Irish eyes are rolling at presidential poll
By Carmel Crimmins
DUBLIN (Reuters) - What do a staunchly Catholic pop singer, a convicted nationalist guerrilla and a gay rights activist with a fondness for Georgian architecture have in common?
It might sound like the start of a bad joke but in fact it is part of the line-up for Ireland's presidential election.
The contest for the ceremonial position has attracted a record seven candidates and a soap-opera-style stream of intrigue and scandal that has distracted Irish people from their economic woes.
"It's pure entertainment at this stage," said Valerie Drew, a 45-year-old civil servant. "I think people are more interested in the individuals' private lives than in what they can do."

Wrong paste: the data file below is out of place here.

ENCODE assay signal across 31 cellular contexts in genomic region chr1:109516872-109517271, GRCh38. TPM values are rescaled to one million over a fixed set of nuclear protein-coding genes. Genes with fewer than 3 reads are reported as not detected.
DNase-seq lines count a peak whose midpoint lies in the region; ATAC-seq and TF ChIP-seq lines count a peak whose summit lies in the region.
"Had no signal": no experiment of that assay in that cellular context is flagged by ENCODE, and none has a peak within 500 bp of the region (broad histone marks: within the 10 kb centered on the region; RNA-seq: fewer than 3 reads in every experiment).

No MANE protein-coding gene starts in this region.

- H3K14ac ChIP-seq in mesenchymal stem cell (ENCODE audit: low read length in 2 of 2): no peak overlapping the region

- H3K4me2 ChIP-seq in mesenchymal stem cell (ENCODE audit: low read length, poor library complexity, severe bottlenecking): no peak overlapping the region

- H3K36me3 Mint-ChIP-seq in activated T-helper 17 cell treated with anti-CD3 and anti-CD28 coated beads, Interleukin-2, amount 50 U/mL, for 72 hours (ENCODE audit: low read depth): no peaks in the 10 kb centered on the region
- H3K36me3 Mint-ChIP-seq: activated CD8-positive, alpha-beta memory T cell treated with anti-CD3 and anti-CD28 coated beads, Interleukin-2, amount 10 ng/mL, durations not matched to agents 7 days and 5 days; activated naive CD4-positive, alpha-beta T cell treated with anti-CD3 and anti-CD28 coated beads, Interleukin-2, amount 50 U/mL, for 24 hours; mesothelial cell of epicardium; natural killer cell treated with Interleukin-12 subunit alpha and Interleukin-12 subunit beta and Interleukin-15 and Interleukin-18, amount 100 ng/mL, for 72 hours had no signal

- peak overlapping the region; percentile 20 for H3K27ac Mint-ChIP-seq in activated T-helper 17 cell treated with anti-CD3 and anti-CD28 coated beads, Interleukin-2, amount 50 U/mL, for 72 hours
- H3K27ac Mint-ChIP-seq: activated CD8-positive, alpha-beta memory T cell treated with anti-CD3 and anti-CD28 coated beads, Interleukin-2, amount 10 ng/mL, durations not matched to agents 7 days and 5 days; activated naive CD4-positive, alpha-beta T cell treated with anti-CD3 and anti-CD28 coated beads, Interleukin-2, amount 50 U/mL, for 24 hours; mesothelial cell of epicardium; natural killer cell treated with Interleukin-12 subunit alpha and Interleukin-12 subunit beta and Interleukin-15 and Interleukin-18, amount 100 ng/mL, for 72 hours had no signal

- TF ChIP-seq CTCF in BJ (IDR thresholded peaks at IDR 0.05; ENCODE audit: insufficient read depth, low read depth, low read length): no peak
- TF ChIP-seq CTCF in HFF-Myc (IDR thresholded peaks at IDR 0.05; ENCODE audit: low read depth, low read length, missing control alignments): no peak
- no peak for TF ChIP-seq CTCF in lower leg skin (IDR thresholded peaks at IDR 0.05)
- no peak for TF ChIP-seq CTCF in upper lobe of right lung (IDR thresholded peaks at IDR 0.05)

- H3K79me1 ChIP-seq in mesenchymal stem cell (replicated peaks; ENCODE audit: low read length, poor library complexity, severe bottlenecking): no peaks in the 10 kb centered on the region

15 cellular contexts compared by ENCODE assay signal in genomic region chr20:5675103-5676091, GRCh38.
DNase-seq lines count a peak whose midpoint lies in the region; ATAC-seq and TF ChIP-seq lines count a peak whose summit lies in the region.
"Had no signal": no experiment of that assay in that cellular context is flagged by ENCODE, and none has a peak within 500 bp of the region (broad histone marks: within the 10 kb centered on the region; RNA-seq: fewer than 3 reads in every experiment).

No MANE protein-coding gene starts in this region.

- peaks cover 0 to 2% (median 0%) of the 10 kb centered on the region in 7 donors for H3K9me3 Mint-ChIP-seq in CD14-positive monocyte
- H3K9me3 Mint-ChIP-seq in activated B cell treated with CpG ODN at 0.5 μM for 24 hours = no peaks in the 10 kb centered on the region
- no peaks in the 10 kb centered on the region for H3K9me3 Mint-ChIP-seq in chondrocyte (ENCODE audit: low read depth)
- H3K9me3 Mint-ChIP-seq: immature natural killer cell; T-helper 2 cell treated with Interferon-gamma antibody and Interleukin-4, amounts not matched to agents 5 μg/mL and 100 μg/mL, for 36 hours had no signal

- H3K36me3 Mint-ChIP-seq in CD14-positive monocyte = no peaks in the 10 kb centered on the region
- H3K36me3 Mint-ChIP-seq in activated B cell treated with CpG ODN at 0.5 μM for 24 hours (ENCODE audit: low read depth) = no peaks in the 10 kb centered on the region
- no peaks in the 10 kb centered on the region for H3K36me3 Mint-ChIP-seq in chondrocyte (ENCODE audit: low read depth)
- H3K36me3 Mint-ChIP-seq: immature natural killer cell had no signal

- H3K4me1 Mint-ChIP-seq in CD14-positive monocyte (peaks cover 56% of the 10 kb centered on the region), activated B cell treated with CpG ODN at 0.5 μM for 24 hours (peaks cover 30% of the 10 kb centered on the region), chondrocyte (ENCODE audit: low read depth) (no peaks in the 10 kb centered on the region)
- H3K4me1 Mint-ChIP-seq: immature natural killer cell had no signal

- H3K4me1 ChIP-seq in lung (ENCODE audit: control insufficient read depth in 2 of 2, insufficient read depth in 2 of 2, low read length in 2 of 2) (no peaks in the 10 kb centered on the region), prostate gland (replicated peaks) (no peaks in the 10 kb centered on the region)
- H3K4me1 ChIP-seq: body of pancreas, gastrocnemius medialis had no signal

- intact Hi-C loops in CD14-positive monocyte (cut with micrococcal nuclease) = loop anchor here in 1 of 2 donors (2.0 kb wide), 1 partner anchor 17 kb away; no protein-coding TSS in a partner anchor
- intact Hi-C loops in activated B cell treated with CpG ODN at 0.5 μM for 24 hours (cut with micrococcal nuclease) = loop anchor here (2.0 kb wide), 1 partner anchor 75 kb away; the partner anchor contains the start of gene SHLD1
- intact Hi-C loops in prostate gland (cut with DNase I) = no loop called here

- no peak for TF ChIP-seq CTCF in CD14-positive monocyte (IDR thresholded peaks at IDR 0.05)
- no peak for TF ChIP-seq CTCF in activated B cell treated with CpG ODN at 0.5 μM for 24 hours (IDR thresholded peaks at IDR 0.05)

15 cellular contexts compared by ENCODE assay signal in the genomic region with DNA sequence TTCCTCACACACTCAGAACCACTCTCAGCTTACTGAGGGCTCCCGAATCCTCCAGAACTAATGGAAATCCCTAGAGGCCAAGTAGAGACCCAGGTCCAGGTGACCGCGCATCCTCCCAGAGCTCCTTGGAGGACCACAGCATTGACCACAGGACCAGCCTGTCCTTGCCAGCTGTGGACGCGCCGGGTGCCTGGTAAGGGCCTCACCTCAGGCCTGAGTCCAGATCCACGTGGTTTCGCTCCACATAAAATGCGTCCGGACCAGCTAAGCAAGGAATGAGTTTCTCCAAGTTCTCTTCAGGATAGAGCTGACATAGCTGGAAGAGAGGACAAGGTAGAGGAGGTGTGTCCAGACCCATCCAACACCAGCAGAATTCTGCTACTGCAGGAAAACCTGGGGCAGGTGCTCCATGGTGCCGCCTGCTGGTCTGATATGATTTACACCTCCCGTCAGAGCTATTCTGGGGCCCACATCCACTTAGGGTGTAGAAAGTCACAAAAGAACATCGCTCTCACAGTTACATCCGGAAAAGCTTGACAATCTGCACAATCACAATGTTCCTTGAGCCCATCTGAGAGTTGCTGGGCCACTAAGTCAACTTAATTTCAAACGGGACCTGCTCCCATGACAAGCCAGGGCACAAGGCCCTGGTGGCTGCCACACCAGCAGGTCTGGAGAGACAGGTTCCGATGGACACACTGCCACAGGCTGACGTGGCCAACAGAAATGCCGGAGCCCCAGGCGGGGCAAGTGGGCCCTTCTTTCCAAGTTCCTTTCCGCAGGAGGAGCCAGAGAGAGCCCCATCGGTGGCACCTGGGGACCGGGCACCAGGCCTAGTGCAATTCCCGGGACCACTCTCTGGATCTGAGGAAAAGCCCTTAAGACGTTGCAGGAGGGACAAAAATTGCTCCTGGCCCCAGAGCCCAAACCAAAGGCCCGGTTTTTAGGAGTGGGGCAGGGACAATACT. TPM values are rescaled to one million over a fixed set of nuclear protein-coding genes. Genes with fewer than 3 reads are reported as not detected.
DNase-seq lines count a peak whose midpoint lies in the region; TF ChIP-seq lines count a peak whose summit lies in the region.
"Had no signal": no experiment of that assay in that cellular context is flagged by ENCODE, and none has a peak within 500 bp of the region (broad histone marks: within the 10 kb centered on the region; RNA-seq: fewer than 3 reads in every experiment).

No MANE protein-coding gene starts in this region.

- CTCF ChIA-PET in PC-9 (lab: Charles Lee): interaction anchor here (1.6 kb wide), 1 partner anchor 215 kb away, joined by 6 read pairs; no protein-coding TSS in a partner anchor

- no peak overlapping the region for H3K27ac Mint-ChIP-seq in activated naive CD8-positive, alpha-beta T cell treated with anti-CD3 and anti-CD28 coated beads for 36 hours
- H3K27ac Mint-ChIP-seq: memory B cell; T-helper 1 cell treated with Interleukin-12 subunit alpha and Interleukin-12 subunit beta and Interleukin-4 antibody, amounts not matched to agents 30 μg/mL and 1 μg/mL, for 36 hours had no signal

"The whole thing is a bit of a joke," she said shaking her head.
Irish presidential elections are notoriously unpleasant affairs because of the focus on personality over policy but this campaign has been particularly grubby.
While the role is chief ceremonial, Ireland's president has the right to refer legislation to the Supreme Court.
David Norris, a leading authority on Irish author James Joyce and well-known campaigner for gay rights, withdrew from the race over the summer after it emerged he had sought clemency for his former Israeli partner, who had been convicted of statutory rape. Continued...